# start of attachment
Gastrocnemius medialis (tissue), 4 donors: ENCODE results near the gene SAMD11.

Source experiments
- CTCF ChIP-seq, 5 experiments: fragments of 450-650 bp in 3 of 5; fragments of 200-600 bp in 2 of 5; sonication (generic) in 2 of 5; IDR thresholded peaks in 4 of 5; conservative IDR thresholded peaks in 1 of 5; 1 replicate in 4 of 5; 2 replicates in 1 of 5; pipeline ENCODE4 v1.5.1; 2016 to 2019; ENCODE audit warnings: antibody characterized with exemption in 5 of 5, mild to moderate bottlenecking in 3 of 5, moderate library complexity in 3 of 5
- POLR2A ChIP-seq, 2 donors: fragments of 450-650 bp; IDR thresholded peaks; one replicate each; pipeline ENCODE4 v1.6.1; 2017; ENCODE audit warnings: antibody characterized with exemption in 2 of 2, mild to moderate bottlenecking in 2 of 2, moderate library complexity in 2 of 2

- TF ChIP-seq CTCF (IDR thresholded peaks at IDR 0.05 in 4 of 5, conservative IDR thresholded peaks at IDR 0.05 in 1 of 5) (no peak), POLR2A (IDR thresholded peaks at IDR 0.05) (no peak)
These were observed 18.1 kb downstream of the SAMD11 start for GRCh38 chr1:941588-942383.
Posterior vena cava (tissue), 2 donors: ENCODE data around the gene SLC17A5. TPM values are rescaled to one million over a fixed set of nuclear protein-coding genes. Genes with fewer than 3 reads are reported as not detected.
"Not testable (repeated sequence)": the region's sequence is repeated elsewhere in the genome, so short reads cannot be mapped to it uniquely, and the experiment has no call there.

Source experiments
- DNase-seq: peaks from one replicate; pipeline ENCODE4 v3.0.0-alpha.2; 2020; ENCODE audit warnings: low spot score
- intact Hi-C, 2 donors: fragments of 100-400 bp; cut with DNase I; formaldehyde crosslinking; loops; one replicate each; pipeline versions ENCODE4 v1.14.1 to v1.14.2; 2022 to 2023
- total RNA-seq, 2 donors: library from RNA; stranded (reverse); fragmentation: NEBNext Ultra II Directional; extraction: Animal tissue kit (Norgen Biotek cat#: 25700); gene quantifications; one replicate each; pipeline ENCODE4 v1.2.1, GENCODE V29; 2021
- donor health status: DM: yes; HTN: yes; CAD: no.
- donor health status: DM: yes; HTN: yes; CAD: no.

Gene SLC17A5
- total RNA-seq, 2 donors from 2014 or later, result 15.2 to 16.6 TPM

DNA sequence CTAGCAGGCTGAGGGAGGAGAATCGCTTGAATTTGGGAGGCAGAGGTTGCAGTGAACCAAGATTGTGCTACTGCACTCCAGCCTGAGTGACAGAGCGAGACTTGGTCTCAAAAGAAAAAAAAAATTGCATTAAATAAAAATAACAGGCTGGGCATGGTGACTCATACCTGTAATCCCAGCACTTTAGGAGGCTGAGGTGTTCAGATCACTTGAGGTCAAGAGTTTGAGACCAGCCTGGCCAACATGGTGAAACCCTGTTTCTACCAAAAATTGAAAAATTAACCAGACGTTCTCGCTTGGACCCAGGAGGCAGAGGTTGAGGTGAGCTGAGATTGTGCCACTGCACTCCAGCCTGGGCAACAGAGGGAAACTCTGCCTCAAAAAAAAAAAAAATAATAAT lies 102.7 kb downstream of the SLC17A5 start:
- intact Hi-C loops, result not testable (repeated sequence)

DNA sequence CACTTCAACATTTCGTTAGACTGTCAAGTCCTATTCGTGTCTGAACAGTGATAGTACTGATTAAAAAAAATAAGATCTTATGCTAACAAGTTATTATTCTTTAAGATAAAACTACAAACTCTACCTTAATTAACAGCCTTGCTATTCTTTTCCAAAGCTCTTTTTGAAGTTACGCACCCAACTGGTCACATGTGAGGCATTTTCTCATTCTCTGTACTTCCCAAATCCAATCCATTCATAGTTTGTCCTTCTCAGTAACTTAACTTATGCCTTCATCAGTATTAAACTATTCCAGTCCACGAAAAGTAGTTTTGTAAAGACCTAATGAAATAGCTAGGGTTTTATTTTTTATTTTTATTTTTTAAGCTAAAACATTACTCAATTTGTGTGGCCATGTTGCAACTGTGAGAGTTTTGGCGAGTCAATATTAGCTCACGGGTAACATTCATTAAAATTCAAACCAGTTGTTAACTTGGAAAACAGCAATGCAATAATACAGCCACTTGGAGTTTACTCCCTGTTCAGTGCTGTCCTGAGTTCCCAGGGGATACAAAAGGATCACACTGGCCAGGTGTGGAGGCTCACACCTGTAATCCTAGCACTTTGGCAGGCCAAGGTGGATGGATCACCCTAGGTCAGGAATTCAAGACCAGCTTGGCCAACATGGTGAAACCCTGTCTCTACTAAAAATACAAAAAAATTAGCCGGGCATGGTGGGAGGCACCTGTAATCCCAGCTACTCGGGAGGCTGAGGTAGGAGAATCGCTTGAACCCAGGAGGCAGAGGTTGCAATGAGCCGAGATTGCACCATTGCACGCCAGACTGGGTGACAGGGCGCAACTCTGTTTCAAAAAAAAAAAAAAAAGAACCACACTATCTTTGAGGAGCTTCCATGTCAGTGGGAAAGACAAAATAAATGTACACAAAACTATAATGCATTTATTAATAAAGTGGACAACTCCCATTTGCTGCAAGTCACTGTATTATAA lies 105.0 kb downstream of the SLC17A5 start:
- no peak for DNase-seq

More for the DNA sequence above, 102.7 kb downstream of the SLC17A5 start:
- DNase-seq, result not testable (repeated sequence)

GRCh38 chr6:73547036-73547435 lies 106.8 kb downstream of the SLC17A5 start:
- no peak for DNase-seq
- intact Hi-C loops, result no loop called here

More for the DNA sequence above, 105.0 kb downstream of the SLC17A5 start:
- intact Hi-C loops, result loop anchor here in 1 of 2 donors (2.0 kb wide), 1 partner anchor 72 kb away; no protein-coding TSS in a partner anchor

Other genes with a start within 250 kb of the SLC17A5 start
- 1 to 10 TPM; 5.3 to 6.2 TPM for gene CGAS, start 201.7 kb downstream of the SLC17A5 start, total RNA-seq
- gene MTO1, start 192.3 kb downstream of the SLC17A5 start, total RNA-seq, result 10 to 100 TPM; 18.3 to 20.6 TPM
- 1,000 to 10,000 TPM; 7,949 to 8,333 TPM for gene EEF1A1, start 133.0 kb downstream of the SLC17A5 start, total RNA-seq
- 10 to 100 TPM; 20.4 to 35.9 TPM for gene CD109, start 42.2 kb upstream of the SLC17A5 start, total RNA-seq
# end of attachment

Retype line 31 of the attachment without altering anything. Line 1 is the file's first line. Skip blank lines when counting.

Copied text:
- 1,000 to 10,000 TPM; 7,949 to 8,333 TPM for gene EEF1A1, start 133.0 kb downstream of the SLC17A5 start, total RNA-seq